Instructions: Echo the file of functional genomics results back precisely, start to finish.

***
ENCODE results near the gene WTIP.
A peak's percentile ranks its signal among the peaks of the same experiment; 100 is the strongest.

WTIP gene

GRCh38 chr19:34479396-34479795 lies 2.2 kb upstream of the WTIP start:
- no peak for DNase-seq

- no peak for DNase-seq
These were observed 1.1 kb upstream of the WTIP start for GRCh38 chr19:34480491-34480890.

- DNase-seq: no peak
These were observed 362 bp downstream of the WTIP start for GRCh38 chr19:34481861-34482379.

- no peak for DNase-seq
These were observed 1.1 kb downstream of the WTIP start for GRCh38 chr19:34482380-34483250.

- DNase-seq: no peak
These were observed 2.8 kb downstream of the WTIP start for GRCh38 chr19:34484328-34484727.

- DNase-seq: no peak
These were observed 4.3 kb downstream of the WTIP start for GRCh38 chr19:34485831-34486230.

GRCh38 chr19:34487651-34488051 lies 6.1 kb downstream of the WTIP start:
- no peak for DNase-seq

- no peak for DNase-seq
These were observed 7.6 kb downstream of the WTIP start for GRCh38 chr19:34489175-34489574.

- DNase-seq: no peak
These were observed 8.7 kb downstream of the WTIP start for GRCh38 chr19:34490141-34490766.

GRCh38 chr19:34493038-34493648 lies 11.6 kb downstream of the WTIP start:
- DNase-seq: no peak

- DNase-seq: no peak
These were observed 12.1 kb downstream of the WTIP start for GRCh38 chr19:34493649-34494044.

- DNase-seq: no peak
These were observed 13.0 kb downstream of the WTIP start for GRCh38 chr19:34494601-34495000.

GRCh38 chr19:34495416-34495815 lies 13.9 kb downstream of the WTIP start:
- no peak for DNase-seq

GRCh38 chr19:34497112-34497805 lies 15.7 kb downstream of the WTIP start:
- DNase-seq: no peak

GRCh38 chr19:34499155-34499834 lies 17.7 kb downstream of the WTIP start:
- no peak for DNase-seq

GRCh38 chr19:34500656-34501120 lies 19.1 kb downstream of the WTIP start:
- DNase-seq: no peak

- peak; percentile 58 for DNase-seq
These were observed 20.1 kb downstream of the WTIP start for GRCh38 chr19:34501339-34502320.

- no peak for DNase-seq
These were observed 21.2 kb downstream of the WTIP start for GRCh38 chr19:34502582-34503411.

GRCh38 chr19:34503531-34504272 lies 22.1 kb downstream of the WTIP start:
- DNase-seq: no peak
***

ENCODE results near the gene WTIP.
A peak's percentile ranks its signal among the peaks of the same experiment; 100 is the strongest.

WTIP gene

GRCh38 chr19:34479396-34479795 lies 2.2 kb upstream of the WTIP start:
- no peak for DNase-seq

- no peak for DNase-seq
These were observed 1.1 kb upstream of the WTIP start for GRCh38 chr19:34480491-34480890.

- DNase-seq: no peak
These were observed 362 bp downstream of the WTIP start for GRCh38 chr19:34481861-34482379.

- no peak for DNase-seq
These were observed 1.1 kb downstream of the WTIP start for GRCh38 chr19:34482380-34483250.

- DNase-seq: no peak
These were observed 2.8 kb downstream of the WTIP start for GRCh38 chr19:34484328-34484727.

- DNase-seq: no peak
These were observed 4.3 kb downstream of the WTIP start for GRCh38 chr19:34485831-34486230.

GRCh38 chr19:34487651-34488051 lies 6.1 kb downstream of the WTIP start:
- no peak for DNase-seq

- no peak for DNase-seq
These were observed 7.6 kb downstream of the WTIP start for GRCh38 chr19:34489175-34489574.

- DNase-seq: no peak
These were observed 8.7 kb downstream of the WTIP start for GRCh38 chr19:34490141-34490766.

GRCh38 chr19:34493038-34493648 lies 11.6 kb downstream of the WTIP start:
- DNase-seq: no peak

- DNase-seq: no peak
These were observed 12.1 kb downstream of the WTIP start for GRCh38 chr19:34493649-34494044.

- DNase-seq: no peak
These were observed 13.0 kb downstream of the WTIP start for GRCh38 chr19:34494601-34495000.

GRCh38 chr19:34495416-34495815 lies 13.9 kb downstream of the WTIP start:
- no peak for DNase-seq

GRCh38 chr19:34497112-34497805 lies 15.7 kb downstream of the WTIP start:
- DNase-seq: no peak

GRCh38 chr19:34499155-34499834 lies 17.7 kb downstream of the WTIP start:
- no peak for DNase-seq

GRCh38 chr19:34500656-34501120 lies 19.1 kb downstream of the WTIP start:
- DNase-seq: no peak

- peak; percentile 58 for DNase-seq
These were observed 20.1 kb downstream of the WTIP start for GRCh38 chr19:34501339-34502320.

- no peak for DNase-seq
These were observed 21.2 kb downstream of the WTIP start for GRCh38 chr19:34502582-34503411.

GRCh38 chr19:34503531-34504272 lies 22.1 kb downstream of the WTIP start:
- DNase-seq: no peak